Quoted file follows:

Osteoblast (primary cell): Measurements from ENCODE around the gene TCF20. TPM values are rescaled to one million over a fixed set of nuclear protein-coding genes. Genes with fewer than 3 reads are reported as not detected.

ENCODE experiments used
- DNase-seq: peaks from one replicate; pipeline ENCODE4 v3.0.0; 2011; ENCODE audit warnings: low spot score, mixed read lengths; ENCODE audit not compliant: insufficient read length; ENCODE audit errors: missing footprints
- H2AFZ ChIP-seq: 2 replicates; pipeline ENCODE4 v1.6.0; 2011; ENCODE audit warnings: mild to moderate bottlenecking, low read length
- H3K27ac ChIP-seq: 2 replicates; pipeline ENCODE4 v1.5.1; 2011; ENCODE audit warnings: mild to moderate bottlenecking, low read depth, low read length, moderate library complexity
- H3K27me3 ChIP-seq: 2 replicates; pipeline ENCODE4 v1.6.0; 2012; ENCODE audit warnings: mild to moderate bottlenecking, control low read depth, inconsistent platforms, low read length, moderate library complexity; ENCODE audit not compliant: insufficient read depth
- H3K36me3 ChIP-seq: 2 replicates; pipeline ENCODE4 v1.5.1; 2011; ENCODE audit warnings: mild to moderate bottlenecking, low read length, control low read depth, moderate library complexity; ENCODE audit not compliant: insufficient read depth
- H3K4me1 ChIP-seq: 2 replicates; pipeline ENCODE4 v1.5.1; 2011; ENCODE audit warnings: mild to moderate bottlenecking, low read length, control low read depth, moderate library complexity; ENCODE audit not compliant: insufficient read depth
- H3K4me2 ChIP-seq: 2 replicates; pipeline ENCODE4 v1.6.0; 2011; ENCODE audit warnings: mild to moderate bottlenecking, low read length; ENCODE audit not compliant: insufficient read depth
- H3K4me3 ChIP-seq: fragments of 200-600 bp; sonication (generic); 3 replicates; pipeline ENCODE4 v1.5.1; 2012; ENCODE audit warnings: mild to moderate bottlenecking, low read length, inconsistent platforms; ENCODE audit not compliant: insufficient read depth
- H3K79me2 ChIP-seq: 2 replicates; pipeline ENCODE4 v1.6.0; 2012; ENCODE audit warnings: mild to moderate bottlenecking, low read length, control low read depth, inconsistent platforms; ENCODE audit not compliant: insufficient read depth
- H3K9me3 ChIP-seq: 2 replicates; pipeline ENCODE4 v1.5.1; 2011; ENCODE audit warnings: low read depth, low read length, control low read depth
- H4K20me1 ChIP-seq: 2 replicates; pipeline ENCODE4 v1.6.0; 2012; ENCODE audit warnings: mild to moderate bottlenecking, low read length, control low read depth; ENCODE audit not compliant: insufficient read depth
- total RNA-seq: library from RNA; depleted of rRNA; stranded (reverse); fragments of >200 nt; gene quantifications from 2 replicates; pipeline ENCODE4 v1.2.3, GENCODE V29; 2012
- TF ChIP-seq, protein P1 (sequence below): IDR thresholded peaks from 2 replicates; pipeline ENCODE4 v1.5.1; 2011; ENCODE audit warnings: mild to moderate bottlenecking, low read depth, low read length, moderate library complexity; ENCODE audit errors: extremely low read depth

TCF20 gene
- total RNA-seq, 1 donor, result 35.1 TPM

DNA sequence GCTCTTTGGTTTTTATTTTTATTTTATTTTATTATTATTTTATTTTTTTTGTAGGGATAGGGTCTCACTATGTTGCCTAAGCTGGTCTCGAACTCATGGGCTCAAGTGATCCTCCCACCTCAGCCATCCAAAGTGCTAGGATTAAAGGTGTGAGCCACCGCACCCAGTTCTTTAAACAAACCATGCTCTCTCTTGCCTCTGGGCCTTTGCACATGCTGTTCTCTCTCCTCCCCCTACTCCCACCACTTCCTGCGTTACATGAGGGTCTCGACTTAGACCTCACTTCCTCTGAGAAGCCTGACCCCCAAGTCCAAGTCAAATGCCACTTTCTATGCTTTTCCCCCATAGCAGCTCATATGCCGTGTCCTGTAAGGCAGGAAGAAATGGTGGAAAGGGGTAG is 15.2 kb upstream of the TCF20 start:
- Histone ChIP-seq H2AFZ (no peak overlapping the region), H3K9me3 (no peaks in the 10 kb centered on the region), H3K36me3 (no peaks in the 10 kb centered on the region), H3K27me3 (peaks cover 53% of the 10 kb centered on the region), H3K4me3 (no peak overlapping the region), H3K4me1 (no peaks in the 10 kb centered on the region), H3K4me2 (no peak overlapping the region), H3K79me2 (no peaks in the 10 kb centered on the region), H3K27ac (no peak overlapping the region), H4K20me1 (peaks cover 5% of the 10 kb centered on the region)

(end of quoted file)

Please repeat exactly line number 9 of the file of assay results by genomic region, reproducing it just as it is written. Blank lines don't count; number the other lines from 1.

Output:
- H3K4me2 ChIP-seq: 2 replicates; pipeline ENCODE4 v1.6.0; 2011; ENCODE audit warnings: mild to moderate bottlenecking, low read length; ENCODE audit not compliant: insufficient read depth